Having no more ink

Originally uploaded by Librarienne.
This delightful book had 17th century scribbling all over it. In at least three places I found variations of this little rambling: “John Siser is my name and with my hand and pen I wish all the same and if my pen (pow’r?) it had borne better… But for having no more ink in my pen… John Siser his book 1677.”

John then goes on to practice writing the letters “J” and “S” several times. I did a quick Google search on him and found a baptism record for one John Siser of Burrough Green, Cambridgeshire dated 3 June 1643. Even if that were the year he’d been born (though he could have been born a few years earlier) John would have been 34 years old in 1677. Which makes the whole thing even funnier to me. A 34-yr-old man writing his name over and over in an old mathematics book?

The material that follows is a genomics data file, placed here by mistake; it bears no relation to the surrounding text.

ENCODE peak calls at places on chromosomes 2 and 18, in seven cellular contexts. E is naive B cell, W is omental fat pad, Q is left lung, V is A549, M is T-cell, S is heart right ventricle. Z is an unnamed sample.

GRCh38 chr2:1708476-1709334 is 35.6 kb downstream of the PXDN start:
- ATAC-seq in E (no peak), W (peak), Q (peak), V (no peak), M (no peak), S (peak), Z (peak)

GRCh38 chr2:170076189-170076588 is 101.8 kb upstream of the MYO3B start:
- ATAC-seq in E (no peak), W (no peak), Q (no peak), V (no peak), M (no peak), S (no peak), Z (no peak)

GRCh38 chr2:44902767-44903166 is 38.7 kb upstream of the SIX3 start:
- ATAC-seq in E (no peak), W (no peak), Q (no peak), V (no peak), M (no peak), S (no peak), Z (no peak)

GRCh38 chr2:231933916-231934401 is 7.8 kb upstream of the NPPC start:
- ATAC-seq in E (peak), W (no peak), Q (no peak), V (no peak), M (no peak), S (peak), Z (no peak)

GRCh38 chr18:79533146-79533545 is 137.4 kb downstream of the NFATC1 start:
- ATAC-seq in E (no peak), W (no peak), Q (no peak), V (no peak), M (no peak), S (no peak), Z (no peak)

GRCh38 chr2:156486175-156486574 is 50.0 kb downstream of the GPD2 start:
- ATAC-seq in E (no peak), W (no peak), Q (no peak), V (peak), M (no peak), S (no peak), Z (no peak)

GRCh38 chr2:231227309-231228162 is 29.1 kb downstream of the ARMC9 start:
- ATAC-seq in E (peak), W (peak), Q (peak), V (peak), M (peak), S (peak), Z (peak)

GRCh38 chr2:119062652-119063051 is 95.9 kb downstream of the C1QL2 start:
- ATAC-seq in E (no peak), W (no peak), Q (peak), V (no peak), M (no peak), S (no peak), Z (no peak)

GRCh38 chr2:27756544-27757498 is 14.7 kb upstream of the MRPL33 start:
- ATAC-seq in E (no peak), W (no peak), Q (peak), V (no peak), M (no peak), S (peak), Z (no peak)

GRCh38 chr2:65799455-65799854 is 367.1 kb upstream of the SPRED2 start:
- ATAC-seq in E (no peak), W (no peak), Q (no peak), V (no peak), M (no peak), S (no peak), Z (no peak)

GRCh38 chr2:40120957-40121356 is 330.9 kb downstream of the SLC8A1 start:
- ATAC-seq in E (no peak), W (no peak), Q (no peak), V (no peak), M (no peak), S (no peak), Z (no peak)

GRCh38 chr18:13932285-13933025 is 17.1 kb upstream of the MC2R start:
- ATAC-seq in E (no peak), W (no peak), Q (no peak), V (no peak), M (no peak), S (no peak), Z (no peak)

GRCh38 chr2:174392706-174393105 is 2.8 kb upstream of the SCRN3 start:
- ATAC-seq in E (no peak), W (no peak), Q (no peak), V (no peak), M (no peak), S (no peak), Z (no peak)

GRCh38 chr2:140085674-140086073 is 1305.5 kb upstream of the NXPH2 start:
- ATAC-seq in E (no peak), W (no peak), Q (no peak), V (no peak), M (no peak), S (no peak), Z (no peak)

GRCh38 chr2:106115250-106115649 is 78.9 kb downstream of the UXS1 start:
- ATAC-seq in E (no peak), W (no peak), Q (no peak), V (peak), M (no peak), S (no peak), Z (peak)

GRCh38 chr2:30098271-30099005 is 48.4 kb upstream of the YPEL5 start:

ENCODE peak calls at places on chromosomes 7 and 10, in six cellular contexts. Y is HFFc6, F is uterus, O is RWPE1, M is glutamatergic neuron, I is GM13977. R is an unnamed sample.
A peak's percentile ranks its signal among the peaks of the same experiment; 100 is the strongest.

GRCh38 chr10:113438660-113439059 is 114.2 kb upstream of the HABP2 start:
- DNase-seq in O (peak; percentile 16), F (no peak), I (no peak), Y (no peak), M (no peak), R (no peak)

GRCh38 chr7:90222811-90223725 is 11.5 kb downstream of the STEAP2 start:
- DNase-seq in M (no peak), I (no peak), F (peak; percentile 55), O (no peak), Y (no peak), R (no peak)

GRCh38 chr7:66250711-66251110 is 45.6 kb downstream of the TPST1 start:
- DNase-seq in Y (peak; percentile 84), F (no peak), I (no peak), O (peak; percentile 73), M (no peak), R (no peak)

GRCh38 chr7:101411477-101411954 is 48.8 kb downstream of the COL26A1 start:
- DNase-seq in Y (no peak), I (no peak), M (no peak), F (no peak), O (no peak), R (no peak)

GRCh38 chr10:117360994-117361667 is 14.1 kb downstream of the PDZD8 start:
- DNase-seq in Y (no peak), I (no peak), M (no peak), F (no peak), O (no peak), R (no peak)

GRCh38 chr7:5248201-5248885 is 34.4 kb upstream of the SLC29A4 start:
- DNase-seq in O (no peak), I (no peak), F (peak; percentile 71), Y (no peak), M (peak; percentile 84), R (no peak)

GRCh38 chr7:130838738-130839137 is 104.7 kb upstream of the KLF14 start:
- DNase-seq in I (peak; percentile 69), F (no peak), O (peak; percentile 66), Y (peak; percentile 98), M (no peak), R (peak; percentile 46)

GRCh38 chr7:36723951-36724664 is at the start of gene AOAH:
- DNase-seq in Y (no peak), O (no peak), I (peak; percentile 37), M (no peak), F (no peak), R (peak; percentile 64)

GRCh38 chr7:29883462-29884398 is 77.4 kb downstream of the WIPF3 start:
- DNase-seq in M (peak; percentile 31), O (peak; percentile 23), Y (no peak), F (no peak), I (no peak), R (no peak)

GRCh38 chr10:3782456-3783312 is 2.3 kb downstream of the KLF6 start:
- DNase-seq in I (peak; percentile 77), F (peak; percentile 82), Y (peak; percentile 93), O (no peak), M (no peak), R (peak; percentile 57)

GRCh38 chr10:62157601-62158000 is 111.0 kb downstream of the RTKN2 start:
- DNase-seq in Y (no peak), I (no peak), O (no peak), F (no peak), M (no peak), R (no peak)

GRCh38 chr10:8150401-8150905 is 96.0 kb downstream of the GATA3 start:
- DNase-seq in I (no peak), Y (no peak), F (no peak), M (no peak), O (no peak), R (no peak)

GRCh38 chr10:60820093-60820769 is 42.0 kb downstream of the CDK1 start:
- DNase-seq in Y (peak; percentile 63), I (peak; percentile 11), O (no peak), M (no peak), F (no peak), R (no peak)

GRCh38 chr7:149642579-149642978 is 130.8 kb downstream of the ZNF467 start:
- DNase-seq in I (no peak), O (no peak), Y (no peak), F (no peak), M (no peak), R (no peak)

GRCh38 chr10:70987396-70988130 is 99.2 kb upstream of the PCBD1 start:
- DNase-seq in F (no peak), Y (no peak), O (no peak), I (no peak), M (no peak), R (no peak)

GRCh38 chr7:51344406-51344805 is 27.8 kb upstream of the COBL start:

But then it gets better. This was the honest-to-God printed title of a little pamphlet I cataloged yesterday:

An approved answer to the partiall and vnlikt of Lord Digbies speech to the bill of attainder of the Earle of Strafford.
Which was first torne in pieces and afterwards disgracefully burnt by the hang-man in Smithfield, Cheapside, Westminster, upon Fryday being the 15 day of July, 1641…
written by a worthy gentleman.

from a six-page tract by Thomas Wentworth Strafford, 1593-1641

I worry about Mr. Strafford, first having his bill “torne in pieces and disgracefully burnt” and then mysteriously dying in the same year…? What in the world happened to the poor man? Or maybe he had it coming, I don’t know. I cataloged all sorts of little pamphlets yesterday just like this – all written in England during the 1600s. All of them seemed to be responses to someone else’s pamphlet. To my modern interpretation, they all seemed to be polite only in the tongue-in-cheek sense while indignantly rebuking whatever that other pamphlet writer had said. Can you imagine what these characters would have done with all the communication styles, tools, methods available today? Oh, the hilarity!